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Did you ever get a metallic taste in your mouth?

The term for the metallic taste that some dental patients experience is often referred to as parageusia or dysgeusia. This isn’t a chronic condition, and it can derive from more than one cause, most often medication. According to the Journal of the Canadian Dental Association, parageusia can also come from psychological issues, autoimmune diseases, and neurological disorders.

Here are some of the symptoms, reasons, and how to stop them. Have a look below:

Symptom 1

Your mouth tastes like old coins. You've been depressed recently and are taking an antidepressant, which has given you a dry mouth.


It could be an antidepressant. A metallic taste in the mouth, dysgeusia, can be a side effect of antidepressants. The taste happens often because the drug shuts down your taste buds, affecting your sense of taste.

Other drugs that cause a metallic taste are antibiotics, gout medicines, blood pressure medicines, and drugs to treat glaucoma.

Stop it by speaking to your doctor about changing your medication.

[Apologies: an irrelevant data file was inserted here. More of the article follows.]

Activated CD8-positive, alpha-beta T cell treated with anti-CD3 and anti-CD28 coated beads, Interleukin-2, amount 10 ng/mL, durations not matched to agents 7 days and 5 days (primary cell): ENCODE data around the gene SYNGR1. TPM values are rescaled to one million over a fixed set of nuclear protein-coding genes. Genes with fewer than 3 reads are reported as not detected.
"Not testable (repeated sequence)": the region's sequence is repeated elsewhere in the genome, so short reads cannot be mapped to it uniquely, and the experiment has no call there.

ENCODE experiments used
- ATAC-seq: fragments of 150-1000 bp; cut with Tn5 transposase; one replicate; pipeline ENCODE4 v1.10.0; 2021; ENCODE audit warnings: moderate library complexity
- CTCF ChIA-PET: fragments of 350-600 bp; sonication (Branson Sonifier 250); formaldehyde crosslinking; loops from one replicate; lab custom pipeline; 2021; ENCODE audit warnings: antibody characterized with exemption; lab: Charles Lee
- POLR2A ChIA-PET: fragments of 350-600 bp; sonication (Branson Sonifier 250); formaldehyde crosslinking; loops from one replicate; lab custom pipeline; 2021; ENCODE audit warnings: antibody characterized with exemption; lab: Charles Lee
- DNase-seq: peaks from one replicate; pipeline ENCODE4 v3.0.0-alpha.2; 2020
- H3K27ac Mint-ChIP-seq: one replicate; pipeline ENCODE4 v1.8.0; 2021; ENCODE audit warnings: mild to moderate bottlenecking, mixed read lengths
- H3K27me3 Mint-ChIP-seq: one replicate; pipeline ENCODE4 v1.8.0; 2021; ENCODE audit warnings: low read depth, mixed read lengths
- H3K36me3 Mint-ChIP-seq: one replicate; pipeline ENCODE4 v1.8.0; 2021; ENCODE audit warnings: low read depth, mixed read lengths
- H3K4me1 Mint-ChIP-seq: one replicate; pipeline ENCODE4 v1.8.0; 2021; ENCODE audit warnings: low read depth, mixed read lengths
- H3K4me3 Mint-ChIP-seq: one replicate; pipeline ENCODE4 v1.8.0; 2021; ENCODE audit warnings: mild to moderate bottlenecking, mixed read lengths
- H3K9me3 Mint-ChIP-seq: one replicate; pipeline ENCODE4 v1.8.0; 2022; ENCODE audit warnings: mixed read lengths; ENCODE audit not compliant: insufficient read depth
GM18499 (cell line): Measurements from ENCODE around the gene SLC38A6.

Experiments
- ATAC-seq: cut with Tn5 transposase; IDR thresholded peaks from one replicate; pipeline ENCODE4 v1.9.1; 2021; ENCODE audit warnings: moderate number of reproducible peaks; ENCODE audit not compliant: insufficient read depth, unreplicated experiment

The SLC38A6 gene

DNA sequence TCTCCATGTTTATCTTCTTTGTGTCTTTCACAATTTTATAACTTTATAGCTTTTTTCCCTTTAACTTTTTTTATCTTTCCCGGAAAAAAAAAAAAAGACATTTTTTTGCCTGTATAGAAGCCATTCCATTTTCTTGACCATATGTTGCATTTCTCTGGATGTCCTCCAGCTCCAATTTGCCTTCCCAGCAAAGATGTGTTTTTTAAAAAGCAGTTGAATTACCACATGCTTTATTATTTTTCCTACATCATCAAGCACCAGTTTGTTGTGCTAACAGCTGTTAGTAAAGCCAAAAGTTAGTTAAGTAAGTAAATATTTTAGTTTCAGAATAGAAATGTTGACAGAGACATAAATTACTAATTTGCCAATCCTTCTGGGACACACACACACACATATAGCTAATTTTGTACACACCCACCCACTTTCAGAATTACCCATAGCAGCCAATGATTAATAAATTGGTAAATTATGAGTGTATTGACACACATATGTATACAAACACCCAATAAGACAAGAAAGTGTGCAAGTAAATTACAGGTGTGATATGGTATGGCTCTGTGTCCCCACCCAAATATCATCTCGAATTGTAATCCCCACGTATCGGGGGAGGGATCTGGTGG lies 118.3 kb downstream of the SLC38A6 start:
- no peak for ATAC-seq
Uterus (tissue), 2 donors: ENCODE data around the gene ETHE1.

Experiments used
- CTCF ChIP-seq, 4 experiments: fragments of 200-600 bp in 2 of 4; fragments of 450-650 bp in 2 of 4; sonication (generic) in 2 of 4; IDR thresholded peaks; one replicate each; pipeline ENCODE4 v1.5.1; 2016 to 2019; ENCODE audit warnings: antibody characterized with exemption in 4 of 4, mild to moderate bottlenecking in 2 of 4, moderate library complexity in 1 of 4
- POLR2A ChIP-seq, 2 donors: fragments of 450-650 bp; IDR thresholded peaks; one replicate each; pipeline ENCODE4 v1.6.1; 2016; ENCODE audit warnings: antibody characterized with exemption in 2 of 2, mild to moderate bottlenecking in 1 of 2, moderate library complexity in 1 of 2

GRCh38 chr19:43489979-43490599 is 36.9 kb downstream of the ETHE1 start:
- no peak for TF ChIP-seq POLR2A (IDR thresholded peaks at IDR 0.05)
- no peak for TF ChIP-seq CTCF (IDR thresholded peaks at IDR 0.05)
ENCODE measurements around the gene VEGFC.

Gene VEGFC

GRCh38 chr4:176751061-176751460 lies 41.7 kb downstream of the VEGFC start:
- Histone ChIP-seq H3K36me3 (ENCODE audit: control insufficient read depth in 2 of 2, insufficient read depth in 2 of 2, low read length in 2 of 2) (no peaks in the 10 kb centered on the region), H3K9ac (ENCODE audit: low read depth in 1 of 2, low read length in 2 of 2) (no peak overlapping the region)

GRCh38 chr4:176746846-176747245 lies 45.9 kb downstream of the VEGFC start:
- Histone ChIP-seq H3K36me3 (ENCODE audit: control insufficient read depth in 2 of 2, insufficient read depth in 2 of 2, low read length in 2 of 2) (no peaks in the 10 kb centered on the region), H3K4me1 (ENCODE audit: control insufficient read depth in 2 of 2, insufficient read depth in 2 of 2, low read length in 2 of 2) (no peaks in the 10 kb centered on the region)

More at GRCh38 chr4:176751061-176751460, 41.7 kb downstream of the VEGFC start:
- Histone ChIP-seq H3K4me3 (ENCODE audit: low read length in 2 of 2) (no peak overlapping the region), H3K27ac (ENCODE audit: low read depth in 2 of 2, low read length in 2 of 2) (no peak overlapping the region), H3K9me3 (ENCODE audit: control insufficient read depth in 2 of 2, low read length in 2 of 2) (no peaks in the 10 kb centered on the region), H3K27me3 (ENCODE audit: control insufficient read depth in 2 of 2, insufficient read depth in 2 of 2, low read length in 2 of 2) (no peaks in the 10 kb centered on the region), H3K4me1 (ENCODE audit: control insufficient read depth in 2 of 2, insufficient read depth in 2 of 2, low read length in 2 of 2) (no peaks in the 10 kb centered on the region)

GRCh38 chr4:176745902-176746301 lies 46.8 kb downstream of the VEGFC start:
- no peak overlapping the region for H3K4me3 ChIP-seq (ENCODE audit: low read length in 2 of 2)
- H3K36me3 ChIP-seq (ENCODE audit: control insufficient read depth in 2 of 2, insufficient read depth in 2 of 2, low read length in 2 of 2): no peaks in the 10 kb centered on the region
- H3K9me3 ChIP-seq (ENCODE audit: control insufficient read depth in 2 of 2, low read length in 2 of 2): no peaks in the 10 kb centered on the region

Symptom 2

You have a metallic taste in your mouth and you pop multivitamins every day because your diet isn't very healthy. You eat a lot of junk food.


It could be the multivitamins, some of which contain metals like copper, chromium and zinc, that come out in the saliva and can cause a metallic taste in your mouth.

Stop it by Ditch the multivitamins and concentrate on eating a well-balanced diet with plenty of fruit, vegetables, and fibre.

Symptom 3

You've just had a positive pregnancy test and you can't get rid of an unpleasant metallic taste in your mouth, no matter what you eat or drink.


It could be pregnancy hormones. Dysgeusia is especially common in early pregnancy and accounts for expectant mothers craving for pickled, vinegary food.

Stop it by doing nothing. Dysgeusia is usually worst in the first trimester (the first three months of pregnancy). As your pregnancy progresses and your hormones settle down, the metallic taste should fade.

What can you do about your teeth grinding?

Do you wake up in the morning with a sore jaw or find yourself clenching your teeth during the day?

If so, here are a few tips you could try:

  • Visit your dentist and discuss wearing a nightguard to prevent you from grinding your teeth at night.

  • Do daily facial exercises that help relax your facial muscles.

  • If you feel stressed, try some relaxation exercises such as yoga or pilates, which will help relax your whole body.

  • Avoid eating hard foods as they unduly stress your jaws.

  • Consult your doctor to see if they can prescribe muscle relaxants to relax the masseter muscles.


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